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Words Without Borders

To Everybody, He Is Someone Else

Once in a while, my godson and his mother come to stay in my apartment for a week to ten days.
Besides some obvious side effects: no movies, no reading the newspaper, no extended conversation with adults about anything but children and reproduction, I slip into the role of a father figure during this period. Or, maybe I should say that I'm forced to slip into this role.
It's not because I have hidden desires. Wherever I go, people assume that I'm the child's father. The boy doesn't look very much like me--his father is from Bolivia--but that seems to be a minor detail. After all, there is such a thing as adoption.
This weekend I read Luigi Pirandello’s novel One, No One and One Hundred Thousand, about the son of a banker, Vitangelo Moscarda. One morning, his wife says to him that his nose is not completely straight. From that moment on, he realizes that he is someone else, at least he is not the person that he thinks he is.
He lived all his life with the idea that while his nose was maybe not the most beautiful nose in the world, it was definitely not monstrous. And yet other people saw something quite different.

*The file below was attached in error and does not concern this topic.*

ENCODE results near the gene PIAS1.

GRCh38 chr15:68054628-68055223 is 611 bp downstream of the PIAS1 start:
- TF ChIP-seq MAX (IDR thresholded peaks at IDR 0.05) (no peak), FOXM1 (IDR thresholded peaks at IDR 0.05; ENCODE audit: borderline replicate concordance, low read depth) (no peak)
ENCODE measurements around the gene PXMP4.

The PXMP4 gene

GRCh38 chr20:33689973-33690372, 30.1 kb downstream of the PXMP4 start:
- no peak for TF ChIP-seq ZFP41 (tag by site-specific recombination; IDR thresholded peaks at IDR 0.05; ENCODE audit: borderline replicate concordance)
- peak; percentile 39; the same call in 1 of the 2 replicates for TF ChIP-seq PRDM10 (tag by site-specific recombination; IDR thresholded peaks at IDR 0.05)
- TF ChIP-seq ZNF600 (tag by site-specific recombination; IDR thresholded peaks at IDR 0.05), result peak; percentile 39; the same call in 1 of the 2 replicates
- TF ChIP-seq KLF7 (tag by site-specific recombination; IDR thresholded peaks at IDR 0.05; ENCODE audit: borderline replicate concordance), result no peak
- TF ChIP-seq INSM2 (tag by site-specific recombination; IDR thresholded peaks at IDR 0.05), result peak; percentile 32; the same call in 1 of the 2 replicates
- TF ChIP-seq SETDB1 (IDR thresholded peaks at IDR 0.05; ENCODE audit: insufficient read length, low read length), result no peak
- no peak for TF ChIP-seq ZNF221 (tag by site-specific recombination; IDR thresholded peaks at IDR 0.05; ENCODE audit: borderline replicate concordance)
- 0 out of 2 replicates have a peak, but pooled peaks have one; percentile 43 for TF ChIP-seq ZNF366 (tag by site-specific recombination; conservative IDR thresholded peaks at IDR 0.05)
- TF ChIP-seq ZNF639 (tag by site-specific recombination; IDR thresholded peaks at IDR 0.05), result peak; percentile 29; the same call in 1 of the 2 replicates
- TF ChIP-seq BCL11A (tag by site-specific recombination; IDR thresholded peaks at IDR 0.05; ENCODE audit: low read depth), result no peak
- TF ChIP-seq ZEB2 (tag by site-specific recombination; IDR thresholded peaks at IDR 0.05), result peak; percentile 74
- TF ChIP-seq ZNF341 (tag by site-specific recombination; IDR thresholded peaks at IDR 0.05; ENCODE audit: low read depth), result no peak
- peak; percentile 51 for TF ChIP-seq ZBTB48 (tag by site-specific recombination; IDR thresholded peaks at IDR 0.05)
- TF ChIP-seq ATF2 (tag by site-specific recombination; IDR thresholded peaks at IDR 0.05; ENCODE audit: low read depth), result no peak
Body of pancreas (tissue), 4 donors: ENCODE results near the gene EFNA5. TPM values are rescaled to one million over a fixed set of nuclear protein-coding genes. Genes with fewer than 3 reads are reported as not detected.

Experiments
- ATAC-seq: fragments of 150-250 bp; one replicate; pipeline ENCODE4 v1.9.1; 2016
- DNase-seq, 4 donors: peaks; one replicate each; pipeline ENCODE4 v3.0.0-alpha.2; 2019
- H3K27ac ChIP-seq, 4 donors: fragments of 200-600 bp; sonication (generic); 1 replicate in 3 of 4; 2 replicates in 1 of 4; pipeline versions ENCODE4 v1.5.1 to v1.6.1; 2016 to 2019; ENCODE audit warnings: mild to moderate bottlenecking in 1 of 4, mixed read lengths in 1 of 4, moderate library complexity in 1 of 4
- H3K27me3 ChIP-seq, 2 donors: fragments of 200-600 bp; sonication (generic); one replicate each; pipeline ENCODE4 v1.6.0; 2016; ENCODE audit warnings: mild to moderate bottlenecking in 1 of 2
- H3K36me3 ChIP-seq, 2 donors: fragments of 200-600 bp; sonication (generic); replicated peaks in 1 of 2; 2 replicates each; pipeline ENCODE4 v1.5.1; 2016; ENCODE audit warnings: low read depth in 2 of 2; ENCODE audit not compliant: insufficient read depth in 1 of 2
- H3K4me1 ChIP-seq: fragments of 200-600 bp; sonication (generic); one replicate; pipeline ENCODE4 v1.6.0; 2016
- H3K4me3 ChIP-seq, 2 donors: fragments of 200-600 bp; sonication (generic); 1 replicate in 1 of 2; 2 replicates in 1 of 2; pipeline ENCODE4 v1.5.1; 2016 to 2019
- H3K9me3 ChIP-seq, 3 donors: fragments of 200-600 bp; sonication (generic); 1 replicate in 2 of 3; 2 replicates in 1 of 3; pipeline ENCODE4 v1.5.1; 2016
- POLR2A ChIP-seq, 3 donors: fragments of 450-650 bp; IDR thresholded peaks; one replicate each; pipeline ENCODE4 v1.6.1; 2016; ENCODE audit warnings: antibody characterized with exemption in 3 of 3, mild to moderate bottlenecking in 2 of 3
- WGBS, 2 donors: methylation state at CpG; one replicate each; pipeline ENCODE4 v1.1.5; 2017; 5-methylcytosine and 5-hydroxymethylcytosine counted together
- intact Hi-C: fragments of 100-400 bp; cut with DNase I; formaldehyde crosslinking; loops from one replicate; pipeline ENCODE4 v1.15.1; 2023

Vitangelo Moscarda understands that hundreds and thousands of Moscardas exist. To everybody, he is someone else.
While walking to the Kitano where I have breakfast every morning with my godson in my arms, I cannot help thinking of Pirandello’s novel.
The others see a father with a boy who is, especially in the eyes of older ladies, a cutie.
Or maybe not? Maybe they just see my nose.
And then I begin to see ladies holding their bags tight when I pass them.
In their eyes, I’m not a father nor a godfather, but an ordinary pickpocket.
To avoid this misunderstanding--I have many desires, and some illegal ones, but none of them has anything to do with being a pickpocket--I try to avoid ladies with bags.
I don’t come close. I concentrate on my godson. He is the proof that I’m innocent. At least that’s what I hope.
And then I begin to understand what Pirandello meant when he said that you cannot live when you see yourself living.

(Words Without Borders, November 9, 2006)